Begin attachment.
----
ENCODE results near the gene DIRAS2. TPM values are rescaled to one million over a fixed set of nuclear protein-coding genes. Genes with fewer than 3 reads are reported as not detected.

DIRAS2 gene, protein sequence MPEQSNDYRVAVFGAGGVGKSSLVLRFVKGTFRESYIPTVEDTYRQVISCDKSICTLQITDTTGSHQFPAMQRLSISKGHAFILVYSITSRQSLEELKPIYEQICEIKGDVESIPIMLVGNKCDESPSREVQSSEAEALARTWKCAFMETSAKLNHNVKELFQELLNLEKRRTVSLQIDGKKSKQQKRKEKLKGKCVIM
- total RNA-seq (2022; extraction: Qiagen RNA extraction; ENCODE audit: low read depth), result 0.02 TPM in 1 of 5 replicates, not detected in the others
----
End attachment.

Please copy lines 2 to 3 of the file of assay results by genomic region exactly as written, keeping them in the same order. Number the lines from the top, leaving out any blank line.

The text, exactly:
DIRAS2 gene, protein sequence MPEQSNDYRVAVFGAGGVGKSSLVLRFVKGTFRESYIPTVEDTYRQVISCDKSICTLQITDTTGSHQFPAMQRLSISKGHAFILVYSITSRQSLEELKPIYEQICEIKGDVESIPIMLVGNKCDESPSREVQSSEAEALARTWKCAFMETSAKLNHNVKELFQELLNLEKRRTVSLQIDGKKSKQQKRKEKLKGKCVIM
- total RNA-seq (2022; extraction: Qiagen RNA extraction; ENCODE audit: low read depth), result 0.02 TPM in 1 of 5 replicates, not detected in the others